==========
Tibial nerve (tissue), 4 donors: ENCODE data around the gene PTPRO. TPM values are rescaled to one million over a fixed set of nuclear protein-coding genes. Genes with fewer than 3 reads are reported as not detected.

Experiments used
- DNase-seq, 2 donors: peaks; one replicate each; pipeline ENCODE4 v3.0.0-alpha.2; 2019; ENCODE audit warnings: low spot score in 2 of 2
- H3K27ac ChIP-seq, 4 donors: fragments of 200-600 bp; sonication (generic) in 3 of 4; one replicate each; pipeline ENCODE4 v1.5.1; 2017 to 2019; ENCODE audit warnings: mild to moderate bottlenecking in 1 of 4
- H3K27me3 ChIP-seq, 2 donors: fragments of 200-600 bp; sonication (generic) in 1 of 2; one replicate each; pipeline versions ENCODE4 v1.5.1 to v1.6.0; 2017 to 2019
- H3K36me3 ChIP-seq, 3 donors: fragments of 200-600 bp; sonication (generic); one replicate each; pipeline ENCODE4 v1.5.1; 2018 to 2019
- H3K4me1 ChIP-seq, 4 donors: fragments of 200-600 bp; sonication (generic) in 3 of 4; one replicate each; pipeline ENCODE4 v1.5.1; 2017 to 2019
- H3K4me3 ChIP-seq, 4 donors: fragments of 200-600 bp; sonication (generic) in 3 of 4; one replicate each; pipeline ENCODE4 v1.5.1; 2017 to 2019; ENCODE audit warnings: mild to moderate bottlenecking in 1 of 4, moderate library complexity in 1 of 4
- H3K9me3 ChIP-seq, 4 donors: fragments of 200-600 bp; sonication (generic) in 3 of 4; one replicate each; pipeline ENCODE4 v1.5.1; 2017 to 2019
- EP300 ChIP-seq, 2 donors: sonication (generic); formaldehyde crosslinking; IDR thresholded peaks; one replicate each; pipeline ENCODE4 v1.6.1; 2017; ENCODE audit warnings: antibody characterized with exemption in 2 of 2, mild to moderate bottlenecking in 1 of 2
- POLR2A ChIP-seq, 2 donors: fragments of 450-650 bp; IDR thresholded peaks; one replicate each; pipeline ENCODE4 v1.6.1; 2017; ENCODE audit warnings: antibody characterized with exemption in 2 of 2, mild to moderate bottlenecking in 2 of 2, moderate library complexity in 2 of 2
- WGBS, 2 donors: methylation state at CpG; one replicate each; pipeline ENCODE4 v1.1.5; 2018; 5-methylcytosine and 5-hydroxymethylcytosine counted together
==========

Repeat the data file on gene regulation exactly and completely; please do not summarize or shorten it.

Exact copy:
Tibial nerve (tissue), 4 donors: ENCODE data around the gene PTPRO. TPM values are rescaled to one million over a fixed set of nuclear protein-coding genes. Genes with fewer than 3 reads are reported as not detected.

Experiments used
- DNase-seq, 2 donors: peaks; one replicate each; pipeline ENCODE4 v3.0.0-alpha.2; 2019; ENCODE audit warnings: low spot score in 2 of 2
- H3K27ac ChIP-seq, 4 donors: fragments of 200-600 bp; sonication (generic) in 3 of 4; one replicate each; pipeline ENCODE4 v1.5.1; 2017 to 2019; ENCODE audit warnings: mild to moderate bottlenecking in 1 of 4
- H3K27me3 ChIP-seq, 2 donors: fragments of 200-600 bp; sonication (generic) in 1 of 2; one replicate each; pipeline versions ENCODE4 v1.5.1 to v1.6.0; 2017 to 2019
- H3K36me3 ChIP-seq, 3 donors: fragments of 200-600 bp; sonication (generic); one replicate each; pipeline ENCODE4 v1.5.1; 2018 to 2019
- H3K4me1 ChIP-seq, 4 donors: fragments of 200-600 bp; sonication (generic) in 3 of 4; one replicate each; pipeline ENCODE4 v1.5.1; 2017 to 2019
- H3K4me3 ChIP-seq, 4 donors: fragments of 200-600 bp; sonication (generic) in 3 of 4; one replicate each; pipeline ENCODE4 v1.5.1; 2017 to 2019; ENCODE audit warnings: mild to moderate bottlenecking in 1 of 4, moderate library complexity in 1 of 4
- H3K9me3 ChIP-seq, 4 donors: fragments of 200-600 bp; sonication (generic) in 3 of 4; one replicate each; pipeline ENCODE4 v1.5.1; 2017 to 2019
- EP300 ChIP-seq, 2 donors: sonication (generic); formaldehyde crosslinking; IDR thresholded peaks; one replicate each; pipeline ENCODE4 v1.6.1; 2017; ENCODE audit warnings: antibody characterized with exemption in 2 of 2, mild to moderate bottlenecking in 1 of 2
- POLR2A ChIP-seq, 2 donors: fragments of 450-650 bp; IDR thresholded peaks; one replicate each; pipeline ENCODE4 v1.6.1; 2017; ENCODE audit warnings: antibody characterized with exemption in 2 of 2, mild to moderate bottlenecking in 2 of 2, moderate library complexity in 2 of 2
- WGBS, 2 donors: methylation state at CpG; one replicate each; pipeline ENCODE4 v1.1.5; 2018; 5-methylcytosine and 5-hydroxymethylcytosine counted together